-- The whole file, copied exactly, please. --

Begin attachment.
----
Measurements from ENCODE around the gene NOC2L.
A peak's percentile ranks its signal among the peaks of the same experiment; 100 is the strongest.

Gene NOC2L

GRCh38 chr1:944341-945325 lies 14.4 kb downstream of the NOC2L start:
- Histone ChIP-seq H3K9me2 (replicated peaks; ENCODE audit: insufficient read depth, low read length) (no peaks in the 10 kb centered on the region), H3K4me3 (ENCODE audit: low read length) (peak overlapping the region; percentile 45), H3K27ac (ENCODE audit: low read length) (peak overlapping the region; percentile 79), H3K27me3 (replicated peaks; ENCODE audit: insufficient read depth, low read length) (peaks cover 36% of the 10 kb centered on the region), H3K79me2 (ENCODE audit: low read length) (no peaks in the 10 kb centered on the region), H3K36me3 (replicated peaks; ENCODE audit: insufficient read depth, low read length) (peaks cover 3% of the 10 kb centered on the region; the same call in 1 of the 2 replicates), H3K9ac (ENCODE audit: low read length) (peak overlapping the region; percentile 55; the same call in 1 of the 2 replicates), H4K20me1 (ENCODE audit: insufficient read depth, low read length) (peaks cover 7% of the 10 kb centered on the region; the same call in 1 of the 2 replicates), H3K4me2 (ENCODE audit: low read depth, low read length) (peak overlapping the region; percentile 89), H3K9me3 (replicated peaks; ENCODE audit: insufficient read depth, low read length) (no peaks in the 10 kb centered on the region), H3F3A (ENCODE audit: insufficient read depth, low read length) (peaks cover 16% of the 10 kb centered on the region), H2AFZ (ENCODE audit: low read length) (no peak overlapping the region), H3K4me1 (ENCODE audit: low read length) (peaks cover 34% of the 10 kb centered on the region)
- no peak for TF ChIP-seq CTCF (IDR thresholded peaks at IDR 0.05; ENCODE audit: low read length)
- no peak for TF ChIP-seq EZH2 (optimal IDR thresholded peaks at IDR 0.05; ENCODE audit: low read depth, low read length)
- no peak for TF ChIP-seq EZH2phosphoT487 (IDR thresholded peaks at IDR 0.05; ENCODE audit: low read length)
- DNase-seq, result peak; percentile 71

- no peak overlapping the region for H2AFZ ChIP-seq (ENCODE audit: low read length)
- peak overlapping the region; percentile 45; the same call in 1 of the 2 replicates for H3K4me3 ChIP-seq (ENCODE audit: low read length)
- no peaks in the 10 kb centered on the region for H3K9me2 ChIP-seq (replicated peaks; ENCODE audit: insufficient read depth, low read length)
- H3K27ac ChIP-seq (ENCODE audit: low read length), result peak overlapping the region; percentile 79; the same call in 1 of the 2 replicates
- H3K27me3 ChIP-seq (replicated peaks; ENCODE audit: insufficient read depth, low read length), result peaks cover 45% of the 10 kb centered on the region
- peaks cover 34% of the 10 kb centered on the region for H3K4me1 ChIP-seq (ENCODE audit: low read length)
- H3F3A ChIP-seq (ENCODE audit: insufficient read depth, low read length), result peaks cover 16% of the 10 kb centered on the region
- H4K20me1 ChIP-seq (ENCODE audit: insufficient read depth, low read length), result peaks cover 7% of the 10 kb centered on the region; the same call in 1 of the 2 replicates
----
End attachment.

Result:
Measurements from ENCODE around the gene NOC2L.
A peak's percentile ranks its signal among the peaks of the same experiment; 100 is the strongest.

Gene NOC2L

GRCh38 chr1:944341-945325 lies 14.4 kb downstream of the NOC2L start:
- Histone ChIP-seq H3K9me2 (replicated peaks; ENCODE audit: insufficient read depth, low read length) (no peaks in the 10 kb centered on the region), H3K4me3 (ENCODE audit: low read length) (peak overlapping the region; percentile 45), H3K27ac (ENCODE audit: low read length) (peak overlapping the region; percentile 79), H3K27me3 (replicated peaks; ENCODE audit: insufficient read depth, low read length) (peaks cover 36% of the 10 kb centered on the region), H3K79me2 (ENCODE audit: low read length) (no peaks in the 10 kb centered on the region), H3K36me3 (replicated peaks; ENCODE audit: insufficient read depth, low read length) (peaks cover 3% of the 10 kb centered on the region; the same call in 1 of the 2 replicates), H3K9ac (ENCODE audit: low read length) (peak overlapping the region; percentile 55; the same call in 1 of the 2 replicates), H4K20me1 (ENCODE audit: insufficient read depth, low read length) (peaks cover 7% of the 10 kb centered on the region; the same call in 1 of the 2 replicates), H3K4me2 (ENCODE audit: low read depth, low read length) (peak overlapping the region; percentile 89), H3K9me3 (replicated peaks; ENCODE audit: insufficient read depth, low read length) (no peaks in the 10 kb centered on the region), H3F3A (ENCODE audit: insufficient read depth, low read length) (peaks cover 16% of the 10 kb centered on the region), H2AFZ (ENCODE audit: low read length) (no peak overlapping the region), H3K4me1 (ENCODE audit: low read length) (peaks cover 34% of the 10 kb centered on the region)
- no peak for TF ChIP-seq CTCF (IDR thresholded peaks at IDR 0.05; ENCODE audit: low read length)
- no peak for TF ChIP-seq EZH2 (optimal IDR thresholded peaks at IDR 0.05; ENCODE audit: low read depth, low read length)
- no peak for TF ChIP-seq EZH2phosphoT487 (IDR thresholded peaks at IDR 0.05; ENCODE audit: low read length)
- DNase-seq, result peak; percentile 71

- no peak overlapping the region for H2AFZ ChIP-seq (ENCODE audit: low read length)
- peak overlapping the region; percentile 45; the same call in 1 of the 2 replicates for H3K4me3 ChIP-seq (ENCODE audit: low read length)
- no peaks in the 10 kb centered on the region for H3K9me2 ChIP-seq (replicated peaks; ENCODE audit: insufficient read depth, low read length)
- H3K27ac ChIP-seq (ENCODE audit: low read length), result peak overlapping the region; percentile 79; the same call in 1 of the 2 replicates
- H3K27me3 ChIP-seq (replicated peaks; ENCODE audit: insufficient read depth, low read length), result peaks cover 45% of the 10 kb centered on the region
- peaks cover 34% of the 10 kb centered on the region for H3K4me1 ChIP-seq (ENCODE audit: low read length)
- H3F3A ChIP-seq (ENCODE audit: insufficient read depth, low read length), result peaks cover 16% of the 10 kb centered on the region
- H4K20me1 ChIP-seq (ENCODE audit: insufficient read depth, low read length), result peaks cover 7% of the 10 kb centered on the region; the same call in 1 of the 2 replicates